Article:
Comparison of results between karyotyping and microarray testing in postnatal and prenatal specimens: karyotyping is not dead yet. D. Warburton1, V. Jobanputra2, V. Aggarwal2, A. Sobrino3, M. Macera3, O. Nahum2, B. Levy2 1) Gen & Development, and Pediatrics, Columbia University, New York, NY; 2) Pathology, Columbia University, New York, NY; 3) N.Y. Presbyterian Hospital, Columbia University Medical Center, New York, NY.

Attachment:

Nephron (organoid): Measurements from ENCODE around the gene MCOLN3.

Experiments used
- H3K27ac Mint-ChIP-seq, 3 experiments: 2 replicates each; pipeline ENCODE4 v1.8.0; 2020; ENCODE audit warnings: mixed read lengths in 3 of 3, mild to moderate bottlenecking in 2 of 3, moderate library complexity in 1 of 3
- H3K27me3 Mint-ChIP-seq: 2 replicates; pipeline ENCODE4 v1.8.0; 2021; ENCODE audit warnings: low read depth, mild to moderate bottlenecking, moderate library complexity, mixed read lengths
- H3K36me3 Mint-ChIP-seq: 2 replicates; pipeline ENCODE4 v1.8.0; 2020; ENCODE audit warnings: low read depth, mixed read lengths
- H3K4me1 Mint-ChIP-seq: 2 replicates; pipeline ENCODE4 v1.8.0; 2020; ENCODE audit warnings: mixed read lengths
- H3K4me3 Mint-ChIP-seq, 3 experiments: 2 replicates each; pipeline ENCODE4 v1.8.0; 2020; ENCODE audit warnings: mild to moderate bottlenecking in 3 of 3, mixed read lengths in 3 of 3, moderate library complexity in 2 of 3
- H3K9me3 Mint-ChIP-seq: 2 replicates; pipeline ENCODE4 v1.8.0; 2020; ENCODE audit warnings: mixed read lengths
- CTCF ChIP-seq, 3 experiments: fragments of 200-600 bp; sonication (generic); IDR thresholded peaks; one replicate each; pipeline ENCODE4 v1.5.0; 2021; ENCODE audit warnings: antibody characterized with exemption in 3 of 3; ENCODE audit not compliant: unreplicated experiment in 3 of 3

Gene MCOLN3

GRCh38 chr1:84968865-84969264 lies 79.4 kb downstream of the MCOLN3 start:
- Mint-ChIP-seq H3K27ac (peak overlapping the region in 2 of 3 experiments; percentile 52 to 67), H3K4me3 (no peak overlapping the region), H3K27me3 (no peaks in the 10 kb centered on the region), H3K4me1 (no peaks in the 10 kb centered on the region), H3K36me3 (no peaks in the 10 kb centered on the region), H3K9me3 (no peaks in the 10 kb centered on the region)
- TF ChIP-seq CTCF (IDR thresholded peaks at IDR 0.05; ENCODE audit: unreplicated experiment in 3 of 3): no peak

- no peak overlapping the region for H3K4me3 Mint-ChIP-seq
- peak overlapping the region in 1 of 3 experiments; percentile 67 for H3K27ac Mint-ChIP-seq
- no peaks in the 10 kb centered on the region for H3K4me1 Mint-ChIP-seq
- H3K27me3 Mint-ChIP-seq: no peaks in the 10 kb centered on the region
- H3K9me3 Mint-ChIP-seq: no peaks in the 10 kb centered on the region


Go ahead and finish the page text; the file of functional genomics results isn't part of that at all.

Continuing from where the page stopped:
The advent of microarray analysis (CMA) to determine dosage changes in chromosomal complements has led to differences of opinion about whether standard cytogenetic analysis by G-banding should remain a routine part of clinical testing. We have compared results from approximately one year of laboratory testing when both procedures were performed on the same specimen. Aneuploidy is underrepresented among these cases, since no microarray was done if initial FISH detected aneuploidy or trisomy was indicated clinically. We divided results into those where (1) both tests gave normal results (2) an abnormality had the same diagnosis by either technique (3) a clinically significant abnormality was found only by CMA (4) both techniques were required to interpret the results and (6) an abnormality was found only by karyotype. CMA findings of uncertain significance have been scored as normal. These occurred in 9.8% of blood specimens and 4.6% of prenatal specimens. Of 480 blood specimens, studied because of clinical abnormalities in the patients,71 (14.8%)were abnormal. Of these 36 (7.5%) had dosage changes detectable only by CMA, demonstrating the power of this technique. In 20 specimens (4.2%) there was an abnormality diagnosable by both methods (mostly aneuploidy). In 9 cases both karyotype and CMA were necessary for a complete interpretation, and in 6 cases only the karyotype revealed the abnormality. Thus karyotyping was important for diagnosis in 15/71 (21.1%) of abnormal specimens. In prenatal specimens the abnormality rate, of course, was much lower. In 284 specimens there were 19 (6.7%) abnormalities, 4 diagnosable by either method, 3 diagnosable by CMA only, 8 where both methods were required and 4 where karyotype alone revealed the abnormality. Thus karyotyping was important for diagnosis in 12/19 = 63.2% of abnormal specimens. The abnormalities detected only by karyotyping consisted of a reciprocal translocation, a Robertsonian translocation, four complex rearrangements, and 4 mosaics, including an XY line in a girl with Turner syndrome. All are abnormalities expected to be missed by CMA but which had major consequences for the patient. Cases where both karyotype and CMA were necessary for interpretation were chiefly those where an abnormal karyotype was better delineated by CMA results (e.g. markers, visible deletions and derived chromosomes.) Our analysis clearly demonstrates that karyotyping is still a valuable part of cytogenetic analysis.

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